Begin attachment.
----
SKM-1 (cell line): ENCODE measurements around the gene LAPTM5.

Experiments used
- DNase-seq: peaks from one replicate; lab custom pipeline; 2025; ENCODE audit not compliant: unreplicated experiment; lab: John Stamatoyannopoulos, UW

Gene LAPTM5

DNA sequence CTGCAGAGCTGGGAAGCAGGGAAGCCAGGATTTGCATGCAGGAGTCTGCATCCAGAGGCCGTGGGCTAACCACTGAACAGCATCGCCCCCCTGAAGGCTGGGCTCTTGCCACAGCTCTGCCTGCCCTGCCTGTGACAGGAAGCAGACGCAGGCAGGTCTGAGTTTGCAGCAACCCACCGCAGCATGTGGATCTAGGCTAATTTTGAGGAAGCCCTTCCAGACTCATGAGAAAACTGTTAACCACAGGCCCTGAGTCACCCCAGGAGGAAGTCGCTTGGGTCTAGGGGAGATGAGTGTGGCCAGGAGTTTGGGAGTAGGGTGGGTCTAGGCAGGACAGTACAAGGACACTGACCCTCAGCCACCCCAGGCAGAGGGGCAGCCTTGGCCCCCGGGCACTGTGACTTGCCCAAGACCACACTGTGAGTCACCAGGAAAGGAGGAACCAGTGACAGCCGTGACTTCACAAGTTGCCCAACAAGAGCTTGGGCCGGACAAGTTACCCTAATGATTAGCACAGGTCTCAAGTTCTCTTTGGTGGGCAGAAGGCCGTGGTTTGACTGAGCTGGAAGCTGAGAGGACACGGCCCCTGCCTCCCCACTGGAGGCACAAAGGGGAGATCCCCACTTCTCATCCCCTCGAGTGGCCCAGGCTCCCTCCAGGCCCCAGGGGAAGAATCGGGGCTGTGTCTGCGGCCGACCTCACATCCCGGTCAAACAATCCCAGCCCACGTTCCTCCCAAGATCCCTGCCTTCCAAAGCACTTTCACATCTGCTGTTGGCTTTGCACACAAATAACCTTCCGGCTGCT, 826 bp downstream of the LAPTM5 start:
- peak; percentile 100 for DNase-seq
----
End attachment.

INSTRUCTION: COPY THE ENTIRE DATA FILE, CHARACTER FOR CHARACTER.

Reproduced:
SKM-1 (cell line): ENCODE measurements around the gene LAPTM5.

Experiments used
- DNase-seq: peaks from one replicate; lab custom pipeline; 2025; ENCODE audit not compliant: unreplicated experiment; lab: John Stamatoyannopoulos, UW

Gene LAPTM5

DNA sequence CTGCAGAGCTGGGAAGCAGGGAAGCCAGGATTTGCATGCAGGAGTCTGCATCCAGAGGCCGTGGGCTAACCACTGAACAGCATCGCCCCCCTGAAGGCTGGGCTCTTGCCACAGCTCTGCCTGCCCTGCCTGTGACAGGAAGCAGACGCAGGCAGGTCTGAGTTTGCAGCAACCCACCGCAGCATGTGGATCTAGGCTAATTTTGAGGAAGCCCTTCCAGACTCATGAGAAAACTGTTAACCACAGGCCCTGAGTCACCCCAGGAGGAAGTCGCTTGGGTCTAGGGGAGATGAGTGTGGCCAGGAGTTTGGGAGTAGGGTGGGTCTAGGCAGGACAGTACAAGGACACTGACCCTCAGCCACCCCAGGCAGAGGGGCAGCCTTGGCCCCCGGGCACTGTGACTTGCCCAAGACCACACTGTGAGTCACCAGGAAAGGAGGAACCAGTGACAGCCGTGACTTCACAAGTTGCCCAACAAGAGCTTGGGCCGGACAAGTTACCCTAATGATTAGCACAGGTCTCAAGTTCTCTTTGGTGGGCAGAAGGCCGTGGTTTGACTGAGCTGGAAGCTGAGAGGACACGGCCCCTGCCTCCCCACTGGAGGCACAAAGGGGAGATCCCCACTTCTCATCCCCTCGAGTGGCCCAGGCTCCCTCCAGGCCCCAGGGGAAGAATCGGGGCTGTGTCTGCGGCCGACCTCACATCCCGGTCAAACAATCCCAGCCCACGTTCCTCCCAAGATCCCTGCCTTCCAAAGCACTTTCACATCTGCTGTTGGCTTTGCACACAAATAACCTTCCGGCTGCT, 826 bp downstream of the LAPTM5 start:
- peak; percentile 100 for DNase-seq